This is our neighbourhood, so we have a lot of recommendations for restaurants in Condesa. Our favourite lunch spot is Cafe Toscano, which serves up Italian classics – we particularly love the pizza. 

We don’t come here just for the food, though, but for the people-watching around the Parque Mexico. If you want to get a feel for local life in one of the capital’s trendiest areas, a midday meal at Toscano is one of the best activities in Mexico City.

#12 Coffee & Pastry At Cafe Nin – Experience CDMX’s Cafe Culture.

Blogger Mal enjoying lunch at Cafe Nin.
The interior of Cafe Nin.

There’s no shortage of coffee shops in CDMX, a tribute to the fact that the capital has eagerly embraced the third-wave coffee trend.

One of the cutest places to go is Cafe Nin, housed inside an early 20th century mansion. It’s owned by Elena Reygadas, who was named the World’s Best Female Chef in 2023 – which explains why we love the pan dulce here so much!

Paired with the sweet pastries is a to-the-point coffee menu that focuses on quality beans over elaborate flavours. 

We usually have to queue for a little while, but come early or late if you don’t want to wait long for a seat.

#13 Ciudadela Market – The Place To Go For a Souvenir.

Mercado Ciudadela.
Blogger Robin wandering around Ciudadela Market

There are several cool markets in Mexico City that we recommend checking out, but La Ciudadela is where we go for artisanal gifts, mementoes and souvenirs.

Admittedly, it’s more of a tourist-oriented place, but on the upside, it has a broad selection of goods that showcase the spectrum of Mexican handicrafts, from traditional indigenous clothing to papier-mâché sculptures of mythical beasts.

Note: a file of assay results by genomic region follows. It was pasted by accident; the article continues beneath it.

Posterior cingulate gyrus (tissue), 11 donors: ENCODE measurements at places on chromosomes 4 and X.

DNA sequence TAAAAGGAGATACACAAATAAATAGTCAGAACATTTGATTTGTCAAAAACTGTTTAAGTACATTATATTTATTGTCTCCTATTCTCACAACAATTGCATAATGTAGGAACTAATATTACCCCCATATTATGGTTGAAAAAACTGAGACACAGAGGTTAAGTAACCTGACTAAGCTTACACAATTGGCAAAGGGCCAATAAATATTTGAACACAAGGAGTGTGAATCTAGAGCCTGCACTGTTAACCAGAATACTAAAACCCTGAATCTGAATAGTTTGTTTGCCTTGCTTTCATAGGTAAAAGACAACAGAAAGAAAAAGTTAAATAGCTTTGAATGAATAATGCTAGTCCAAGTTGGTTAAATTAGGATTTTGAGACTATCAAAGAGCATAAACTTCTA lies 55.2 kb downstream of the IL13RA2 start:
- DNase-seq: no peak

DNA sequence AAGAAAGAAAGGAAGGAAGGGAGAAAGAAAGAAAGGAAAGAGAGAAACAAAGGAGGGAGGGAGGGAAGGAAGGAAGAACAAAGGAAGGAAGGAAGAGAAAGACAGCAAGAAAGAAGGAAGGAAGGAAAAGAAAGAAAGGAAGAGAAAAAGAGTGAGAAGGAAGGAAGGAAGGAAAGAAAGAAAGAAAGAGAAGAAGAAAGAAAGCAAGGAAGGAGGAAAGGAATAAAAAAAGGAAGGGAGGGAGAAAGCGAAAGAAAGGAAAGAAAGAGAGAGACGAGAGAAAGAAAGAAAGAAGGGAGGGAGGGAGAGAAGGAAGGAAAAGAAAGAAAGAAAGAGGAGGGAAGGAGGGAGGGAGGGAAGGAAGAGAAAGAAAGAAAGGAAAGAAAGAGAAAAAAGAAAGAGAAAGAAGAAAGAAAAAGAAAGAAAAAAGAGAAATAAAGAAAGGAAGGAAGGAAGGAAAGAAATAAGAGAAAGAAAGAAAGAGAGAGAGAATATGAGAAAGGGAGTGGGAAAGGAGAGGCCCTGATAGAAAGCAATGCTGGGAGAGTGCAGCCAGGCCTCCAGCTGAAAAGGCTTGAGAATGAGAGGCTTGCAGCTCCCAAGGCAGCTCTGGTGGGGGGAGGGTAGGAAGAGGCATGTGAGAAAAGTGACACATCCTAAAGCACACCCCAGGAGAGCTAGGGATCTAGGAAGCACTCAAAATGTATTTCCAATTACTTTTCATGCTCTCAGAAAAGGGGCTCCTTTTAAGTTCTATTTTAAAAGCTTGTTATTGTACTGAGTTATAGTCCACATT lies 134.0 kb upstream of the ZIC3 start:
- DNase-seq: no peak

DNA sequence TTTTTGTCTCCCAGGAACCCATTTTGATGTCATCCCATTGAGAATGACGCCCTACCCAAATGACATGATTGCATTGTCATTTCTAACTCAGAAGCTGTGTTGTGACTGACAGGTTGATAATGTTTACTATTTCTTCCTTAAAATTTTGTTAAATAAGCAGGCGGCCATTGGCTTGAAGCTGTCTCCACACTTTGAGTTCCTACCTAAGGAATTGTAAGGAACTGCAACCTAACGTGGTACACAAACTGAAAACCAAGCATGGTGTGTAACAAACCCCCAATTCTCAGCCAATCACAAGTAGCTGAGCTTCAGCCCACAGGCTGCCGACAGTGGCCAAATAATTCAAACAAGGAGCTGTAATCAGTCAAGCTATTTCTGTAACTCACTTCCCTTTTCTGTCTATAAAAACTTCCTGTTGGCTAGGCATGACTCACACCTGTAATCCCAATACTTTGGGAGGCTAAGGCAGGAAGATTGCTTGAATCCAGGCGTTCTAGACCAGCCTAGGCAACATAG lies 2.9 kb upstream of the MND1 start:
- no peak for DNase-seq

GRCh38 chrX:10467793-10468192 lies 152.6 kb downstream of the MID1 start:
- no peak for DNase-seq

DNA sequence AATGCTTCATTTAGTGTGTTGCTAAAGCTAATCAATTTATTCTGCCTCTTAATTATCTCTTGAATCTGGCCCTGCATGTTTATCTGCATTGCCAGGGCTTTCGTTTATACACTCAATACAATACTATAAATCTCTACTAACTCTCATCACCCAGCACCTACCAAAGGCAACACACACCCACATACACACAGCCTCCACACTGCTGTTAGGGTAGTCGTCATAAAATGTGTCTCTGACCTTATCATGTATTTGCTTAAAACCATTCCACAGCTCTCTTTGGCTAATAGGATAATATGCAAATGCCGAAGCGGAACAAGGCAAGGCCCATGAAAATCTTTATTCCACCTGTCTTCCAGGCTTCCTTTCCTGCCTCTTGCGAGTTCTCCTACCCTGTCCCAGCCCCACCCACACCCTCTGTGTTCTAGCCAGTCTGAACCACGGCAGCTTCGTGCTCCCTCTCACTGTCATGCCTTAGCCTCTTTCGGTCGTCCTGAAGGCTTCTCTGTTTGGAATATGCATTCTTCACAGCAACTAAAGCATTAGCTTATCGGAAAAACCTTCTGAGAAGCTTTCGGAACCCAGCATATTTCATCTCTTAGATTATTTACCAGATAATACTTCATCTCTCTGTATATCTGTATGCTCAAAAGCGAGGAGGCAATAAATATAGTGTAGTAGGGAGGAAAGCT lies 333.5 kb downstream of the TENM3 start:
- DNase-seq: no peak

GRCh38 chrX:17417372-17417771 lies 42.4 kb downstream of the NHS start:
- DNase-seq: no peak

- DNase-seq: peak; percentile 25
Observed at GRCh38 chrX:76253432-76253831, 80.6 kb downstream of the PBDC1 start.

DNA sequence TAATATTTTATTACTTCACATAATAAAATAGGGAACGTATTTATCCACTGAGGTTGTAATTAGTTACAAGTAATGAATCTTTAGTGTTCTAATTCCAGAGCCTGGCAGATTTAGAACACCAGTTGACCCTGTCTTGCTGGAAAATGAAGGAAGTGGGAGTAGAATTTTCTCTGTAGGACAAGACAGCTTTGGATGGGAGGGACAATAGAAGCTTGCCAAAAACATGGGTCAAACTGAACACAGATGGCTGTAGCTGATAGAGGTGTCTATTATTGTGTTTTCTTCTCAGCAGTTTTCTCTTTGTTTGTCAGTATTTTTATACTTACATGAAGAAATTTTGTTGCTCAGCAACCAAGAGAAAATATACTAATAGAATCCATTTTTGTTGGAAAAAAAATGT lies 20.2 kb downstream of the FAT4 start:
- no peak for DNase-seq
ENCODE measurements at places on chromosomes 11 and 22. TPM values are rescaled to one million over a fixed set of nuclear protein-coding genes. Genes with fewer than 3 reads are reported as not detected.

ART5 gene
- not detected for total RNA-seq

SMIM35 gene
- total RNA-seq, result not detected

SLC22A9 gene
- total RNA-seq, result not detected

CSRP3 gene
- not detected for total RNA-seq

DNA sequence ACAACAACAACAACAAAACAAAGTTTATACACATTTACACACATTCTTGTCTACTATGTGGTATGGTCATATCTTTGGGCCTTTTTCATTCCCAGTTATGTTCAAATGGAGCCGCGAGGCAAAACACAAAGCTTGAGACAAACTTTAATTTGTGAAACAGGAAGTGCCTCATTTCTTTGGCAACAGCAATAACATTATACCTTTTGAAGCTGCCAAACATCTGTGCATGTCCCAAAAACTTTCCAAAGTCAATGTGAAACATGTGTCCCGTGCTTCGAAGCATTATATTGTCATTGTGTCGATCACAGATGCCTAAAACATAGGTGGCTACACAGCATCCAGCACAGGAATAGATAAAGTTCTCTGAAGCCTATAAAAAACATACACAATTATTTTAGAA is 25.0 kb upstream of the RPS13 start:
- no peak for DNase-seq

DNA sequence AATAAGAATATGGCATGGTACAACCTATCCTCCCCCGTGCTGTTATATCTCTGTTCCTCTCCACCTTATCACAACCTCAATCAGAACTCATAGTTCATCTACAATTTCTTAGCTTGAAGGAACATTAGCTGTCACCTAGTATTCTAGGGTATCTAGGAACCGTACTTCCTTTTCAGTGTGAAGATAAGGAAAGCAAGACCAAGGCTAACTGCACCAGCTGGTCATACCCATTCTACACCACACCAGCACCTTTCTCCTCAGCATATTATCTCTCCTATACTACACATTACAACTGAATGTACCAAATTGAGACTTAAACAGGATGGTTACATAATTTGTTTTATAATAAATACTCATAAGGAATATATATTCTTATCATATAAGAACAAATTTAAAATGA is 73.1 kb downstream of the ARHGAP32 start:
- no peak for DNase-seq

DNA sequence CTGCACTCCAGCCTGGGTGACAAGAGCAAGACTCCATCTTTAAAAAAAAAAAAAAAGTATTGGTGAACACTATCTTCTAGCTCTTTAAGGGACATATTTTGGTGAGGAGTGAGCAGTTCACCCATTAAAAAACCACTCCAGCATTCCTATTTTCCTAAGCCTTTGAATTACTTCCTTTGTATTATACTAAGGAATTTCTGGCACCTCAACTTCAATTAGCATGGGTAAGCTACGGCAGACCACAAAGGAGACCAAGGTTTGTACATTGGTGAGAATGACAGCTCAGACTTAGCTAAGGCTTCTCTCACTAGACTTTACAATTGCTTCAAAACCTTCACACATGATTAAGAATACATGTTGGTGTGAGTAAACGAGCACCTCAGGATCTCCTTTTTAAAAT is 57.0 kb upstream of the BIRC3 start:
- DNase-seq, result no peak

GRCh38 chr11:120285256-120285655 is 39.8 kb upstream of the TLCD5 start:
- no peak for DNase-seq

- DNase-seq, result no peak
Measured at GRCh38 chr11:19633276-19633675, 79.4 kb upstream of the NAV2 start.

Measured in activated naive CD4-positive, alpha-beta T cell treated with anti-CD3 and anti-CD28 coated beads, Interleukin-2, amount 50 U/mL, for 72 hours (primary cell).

La Ciudadela is also a good shout for first timers in Mexico City because it has a relatively calm atmosphere. You can always dive into the grittiness of places like the Mercado de la Merced and the Mercade de Sonora after you’ve got your bearings!

#14 Coyoacan Neighbourhood – Soak Up The Traditional Vibes.

Robin in Coyoacan
Mercado de Coyoacan

One of the most underrated Mexico City things to do is to hangout in Coyoacan. This neighbourhood almost doesn’t feel like it’s part of the capital because the pretty houses and cobblestone streets are more reminiscent of towns like Merida and Queretaro. We love it!

If you’re strapped for time, you can hop on one of the Mexico City tours that cover the district. Personally, we prefer taking our sweet time whenever we come to Coyoacan for a break.

Aside from the Frida Kahlo Museum, it’s also home to some of the earliest churches in Latin America, including the Parroquia San Juan Bautista and the Capilla de la Conchita.

We always pay a visit to Cafe El Jarocho for amazing coffee when we’re in this area, while the Mercado de Coyoacan has some of the best tortas (Mexican-style sandwiches) we’ve eaten in town.